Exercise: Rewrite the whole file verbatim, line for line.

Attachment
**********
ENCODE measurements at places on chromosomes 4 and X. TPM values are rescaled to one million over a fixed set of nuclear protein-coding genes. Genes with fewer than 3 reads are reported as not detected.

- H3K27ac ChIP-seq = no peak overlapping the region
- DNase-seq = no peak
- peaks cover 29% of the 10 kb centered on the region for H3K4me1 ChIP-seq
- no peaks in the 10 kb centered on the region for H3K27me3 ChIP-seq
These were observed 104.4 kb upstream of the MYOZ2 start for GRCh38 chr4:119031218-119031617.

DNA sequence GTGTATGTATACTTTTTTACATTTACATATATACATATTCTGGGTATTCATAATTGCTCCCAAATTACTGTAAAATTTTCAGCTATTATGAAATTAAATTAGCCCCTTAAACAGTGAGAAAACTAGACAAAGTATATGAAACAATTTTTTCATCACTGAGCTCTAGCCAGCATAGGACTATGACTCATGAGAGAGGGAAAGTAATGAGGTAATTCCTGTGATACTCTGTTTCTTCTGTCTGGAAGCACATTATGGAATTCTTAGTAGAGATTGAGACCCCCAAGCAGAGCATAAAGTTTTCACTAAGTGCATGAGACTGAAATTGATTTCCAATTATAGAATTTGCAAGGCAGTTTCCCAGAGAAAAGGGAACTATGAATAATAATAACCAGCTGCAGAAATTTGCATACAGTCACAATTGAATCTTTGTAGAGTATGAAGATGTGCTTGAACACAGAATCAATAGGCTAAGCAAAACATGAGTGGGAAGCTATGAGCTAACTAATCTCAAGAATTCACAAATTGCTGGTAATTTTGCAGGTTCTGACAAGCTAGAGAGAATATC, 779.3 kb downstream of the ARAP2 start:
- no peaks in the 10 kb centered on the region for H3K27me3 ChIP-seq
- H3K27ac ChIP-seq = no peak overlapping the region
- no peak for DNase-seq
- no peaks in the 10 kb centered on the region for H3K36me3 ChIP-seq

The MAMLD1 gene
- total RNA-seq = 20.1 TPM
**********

ENCODE measurements at places on chromosomes 4 and X. TPM values are rescaled to one million over a fixed set of nuclear protein-coding genes. Genes with fewer than 3 reads are reported as not detected.

- H3K27ac ChIP-seq = no peak overlapping the region
- DNase-seq = no peak
- peaks cover 29% of the 10 kb centered on the region for H3K4me1 ChIP-seq
- no peaks in the 10 kb centered on the region for H3K27me3 ChIP-seq
These were observed 104.4 kb upstream of the MYOZ2 start for GRCh38 chr4:119031218-119031617.

DNA sequence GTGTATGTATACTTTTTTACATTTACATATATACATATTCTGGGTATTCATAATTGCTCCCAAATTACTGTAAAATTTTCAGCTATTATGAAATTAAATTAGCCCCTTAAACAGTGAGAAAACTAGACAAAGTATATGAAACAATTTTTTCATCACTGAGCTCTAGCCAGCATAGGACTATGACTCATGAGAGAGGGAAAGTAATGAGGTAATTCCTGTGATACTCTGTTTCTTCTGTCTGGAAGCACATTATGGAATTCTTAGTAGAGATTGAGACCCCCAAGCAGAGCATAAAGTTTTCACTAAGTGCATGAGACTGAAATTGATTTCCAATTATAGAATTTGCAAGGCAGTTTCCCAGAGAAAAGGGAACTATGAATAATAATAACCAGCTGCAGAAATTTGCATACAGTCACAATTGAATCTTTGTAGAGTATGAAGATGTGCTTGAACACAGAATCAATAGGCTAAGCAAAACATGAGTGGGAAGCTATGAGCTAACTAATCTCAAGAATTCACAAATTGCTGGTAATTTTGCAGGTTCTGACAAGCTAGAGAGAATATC, 779.3 kb downstream of the ARAP2 start:
- no peaks in the 10 kb centered on the region for H3K27me3 ChIP-seq
- H3K27ac ChIP-seq = no peak overlapping the region
- no peak for DNase-seq
- no peaks in the 10 kb centered on the region for H3K36me3 ChIP-seq

The MAMLD1 gene
- total RNA-seq = 20.1 TPM